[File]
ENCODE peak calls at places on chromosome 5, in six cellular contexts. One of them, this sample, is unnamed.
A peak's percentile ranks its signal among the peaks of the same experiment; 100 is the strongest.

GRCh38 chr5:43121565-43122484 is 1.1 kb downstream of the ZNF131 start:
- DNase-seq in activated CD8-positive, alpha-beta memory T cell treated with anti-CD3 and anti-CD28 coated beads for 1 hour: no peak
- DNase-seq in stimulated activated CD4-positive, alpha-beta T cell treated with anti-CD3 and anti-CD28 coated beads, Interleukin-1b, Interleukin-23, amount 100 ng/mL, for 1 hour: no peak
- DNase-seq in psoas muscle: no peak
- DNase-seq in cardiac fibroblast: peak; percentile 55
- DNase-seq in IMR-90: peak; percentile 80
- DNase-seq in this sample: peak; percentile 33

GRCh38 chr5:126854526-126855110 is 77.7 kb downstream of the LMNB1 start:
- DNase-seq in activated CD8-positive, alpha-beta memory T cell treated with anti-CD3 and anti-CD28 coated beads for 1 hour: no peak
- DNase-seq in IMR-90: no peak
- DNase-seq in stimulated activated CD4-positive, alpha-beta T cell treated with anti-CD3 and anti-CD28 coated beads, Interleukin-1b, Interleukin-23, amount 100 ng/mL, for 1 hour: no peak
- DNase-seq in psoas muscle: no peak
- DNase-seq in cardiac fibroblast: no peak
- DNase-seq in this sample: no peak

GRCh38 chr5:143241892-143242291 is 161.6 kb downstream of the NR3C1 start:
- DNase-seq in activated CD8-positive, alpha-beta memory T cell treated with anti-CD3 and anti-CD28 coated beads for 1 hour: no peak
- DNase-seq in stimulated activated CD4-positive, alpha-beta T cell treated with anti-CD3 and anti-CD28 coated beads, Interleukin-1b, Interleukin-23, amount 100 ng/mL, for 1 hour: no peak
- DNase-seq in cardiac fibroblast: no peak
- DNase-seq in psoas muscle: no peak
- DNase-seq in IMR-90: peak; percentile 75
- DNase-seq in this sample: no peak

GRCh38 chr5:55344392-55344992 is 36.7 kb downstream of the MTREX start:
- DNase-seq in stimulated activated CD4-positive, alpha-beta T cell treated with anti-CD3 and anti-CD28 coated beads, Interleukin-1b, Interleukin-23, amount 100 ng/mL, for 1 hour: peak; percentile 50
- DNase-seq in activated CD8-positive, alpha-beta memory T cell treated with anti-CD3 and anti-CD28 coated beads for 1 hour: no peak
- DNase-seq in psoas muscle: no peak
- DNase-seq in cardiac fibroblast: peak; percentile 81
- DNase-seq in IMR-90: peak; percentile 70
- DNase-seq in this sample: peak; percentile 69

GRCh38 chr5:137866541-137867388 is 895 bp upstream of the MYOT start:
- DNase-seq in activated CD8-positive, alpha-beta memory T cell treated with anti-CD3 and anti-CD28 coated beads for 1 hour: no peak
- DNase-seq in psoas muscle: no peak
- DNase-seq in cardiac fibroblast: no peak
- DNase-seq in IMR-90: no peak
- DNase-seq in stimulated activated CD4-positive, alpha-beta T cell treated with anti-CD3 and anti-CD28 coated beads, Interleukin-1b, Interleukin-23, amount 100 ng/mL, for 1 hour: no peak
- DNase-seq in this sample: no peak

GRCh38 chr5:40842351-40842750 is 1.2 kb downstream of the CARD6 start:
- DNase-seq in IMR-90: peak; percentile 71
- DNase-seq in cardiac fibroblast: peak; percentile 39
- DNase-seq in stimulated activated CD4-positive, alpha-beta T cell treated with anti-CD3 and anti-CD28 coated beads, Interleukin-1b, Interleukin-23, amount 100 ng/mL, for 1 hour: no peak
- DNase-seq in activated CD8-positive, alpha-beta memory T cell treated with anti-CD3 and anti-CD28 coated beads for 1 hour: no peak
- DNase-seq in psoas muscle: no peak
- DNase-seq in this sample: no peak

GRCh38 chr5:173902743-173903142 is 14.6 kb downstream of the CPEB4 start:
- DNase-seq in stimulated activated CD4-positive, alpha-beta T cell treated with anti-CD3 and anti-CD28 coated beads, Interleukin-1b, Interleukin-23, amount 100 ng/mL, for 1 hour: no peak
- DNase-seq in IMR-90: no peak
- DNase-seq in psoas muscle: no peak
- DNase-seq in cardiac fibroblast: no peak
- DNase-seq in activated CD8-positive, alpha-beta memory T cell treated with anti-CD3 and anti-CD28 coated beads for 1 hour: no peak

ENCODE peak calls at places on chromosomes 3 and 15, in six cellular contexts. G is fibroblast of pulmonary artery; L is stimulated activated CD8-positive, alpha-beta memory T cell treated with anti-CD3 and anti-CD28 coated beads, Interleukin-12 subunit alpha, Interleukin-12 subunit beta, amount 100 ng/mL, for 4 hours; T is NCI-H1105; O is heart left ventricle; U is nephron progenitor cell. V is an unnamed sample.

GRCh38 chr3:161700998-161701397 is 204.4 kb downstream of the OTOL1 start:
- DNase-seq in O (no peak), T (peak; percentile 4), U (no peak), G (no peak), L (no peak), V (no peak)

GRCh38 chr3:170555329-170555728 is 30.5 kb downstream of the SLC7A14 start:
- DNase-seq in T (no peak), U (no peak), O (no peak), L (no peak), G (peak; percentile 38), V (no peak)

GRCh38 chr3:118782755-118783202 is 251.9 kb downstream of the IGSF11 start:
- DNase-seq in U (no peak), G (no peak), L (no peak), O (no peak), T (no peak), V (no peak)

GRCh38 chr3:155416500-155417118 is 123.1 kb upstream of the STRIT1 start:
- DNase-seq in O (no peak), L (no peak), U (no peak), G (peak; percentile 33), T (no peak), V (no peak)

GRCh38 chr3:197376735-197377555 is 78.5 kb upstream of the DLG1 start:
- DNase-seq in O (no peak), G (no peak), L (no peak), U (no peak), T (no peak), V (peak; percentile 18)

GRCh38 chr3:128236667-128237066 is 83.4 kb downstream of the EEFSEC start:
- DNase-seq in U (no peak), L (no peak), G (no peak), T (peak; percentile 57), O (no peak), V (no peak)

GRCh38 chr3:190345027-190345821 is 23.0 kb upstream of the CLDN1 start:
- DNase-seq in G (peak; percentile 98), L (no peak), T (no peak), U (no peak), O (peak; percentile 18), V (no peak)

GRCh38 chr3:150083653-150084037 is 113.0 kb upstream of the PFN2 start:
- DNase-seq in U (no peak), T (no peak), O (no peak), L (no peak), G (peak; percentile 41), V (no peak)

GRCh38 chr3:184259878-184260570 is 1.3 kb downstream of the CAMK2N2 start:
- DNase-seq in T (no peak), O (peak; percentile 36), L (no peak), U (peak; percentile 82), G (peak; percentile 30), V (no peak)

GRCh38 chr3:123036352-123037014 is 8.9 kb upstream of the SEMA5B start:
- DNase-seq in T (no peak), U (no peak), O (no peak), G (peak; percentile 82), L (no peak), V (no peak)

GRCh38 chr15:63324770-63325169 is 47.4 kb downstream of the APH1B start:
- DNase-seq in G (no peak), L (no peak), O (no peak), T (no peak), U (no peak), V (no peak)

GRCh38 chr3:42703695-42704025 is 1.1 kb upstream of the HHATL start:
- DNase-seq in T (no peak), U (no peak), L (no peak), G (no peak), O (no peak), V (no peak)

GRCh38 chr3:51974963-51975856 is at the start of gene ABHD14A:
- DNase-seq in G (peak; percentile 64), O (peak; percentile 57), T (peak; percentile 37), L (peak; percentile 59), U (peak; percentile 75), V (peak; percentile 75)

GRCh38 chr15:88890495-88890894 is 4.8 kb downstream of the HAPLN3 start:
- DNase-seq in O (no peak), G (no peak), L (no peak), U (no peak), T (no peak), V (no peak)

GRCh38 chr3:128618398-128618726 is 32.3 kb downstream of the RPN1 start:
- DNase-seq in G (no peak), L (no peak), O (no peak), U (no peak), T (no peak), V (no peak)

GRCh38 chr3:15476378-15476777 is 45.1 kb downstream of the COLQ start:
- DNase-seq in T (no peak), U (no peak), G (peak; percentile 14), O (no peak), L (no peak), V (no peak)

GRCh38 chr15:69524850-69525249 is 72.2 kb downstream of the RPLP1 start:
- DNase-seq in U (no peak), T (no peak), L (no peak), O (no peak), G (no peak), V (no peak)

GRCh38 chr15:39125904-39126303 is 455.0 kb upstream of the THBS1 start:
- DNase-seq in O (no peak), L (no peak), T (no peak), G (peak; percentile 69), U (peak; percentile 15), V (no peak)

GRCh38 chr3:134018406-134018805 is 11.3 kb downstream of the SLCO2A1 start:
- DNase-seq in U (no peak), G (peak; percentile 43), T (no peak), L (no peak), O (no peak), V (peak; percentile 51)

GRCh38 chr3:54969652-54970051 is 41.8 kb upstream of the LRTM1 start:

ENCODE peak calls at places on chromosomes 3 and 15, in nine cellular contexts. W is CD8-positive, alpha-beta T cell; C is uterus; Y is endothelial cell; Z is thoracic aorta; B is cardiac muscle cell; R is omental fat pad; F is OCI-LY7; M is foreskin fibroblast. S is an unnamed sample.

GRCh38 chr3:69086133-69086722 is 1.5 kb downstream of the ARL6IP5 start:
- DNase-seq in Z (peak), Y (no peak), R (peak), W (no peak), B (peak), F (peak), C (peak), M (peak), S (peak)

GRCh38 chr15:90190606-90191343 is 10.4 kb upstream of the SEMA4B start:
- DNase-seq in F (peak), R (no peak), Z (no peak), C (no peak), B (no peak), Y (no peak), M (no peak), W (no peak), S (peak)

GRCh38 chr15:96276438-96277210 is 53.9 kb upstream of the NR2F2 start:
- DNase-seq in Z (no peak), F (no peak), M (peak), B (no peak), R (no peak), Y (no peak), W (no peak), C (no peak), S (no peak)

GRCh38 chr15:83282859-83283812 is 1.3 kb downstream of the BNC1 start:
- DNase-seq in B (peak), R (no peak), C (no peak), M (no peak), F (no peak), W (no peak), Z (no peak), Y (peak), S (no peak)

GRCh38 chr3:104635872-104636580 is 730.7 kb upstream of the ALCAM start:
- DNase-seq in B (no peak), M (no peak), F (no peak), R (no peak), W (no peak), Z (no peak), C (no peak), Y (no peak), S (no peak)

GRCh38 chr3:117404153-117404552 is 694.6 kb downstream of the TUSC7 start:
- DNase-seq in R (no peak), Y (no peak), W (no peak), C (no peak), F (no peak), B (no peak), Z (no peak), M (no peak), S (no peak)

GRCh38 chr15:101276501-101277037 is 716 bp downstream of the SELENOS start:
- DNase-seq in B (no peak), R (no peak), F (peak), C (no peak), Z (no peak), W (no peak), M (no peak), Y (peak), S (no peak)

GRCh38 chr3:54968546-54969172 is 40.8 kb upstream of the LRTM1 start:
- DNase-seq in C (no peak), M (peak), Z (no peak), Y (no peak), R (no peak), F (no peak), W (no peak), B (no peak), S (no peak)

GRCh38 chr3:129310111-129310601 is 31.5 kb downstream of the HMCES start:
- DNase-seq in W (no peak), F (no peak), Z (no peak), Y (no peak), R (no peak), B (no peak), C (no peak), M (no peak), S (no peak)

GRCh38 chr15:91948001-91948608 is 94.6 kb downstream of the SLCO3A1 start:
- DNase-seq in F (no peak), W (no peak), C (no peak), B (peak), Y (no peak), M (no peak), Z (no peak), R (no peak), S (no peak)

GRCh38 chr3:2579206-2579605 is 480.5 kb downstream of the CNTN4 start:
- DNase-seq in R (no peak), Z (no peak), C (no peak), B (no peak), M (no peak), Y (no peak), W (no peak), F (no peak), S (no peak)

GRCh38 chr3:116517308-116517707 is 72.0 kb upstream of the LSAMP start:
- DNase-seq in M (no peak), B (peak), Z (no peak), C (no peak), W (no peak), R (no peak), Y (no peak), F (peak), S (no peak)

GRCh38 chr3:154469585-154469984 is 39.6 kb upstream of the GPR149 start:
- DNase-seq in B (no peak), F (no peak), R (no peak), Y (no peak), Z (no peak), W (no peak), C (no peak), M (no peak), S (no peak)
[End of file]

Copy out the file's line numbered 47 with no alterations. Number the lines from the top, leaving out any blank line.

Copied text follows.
- DNase-seq in IMR-90: no peak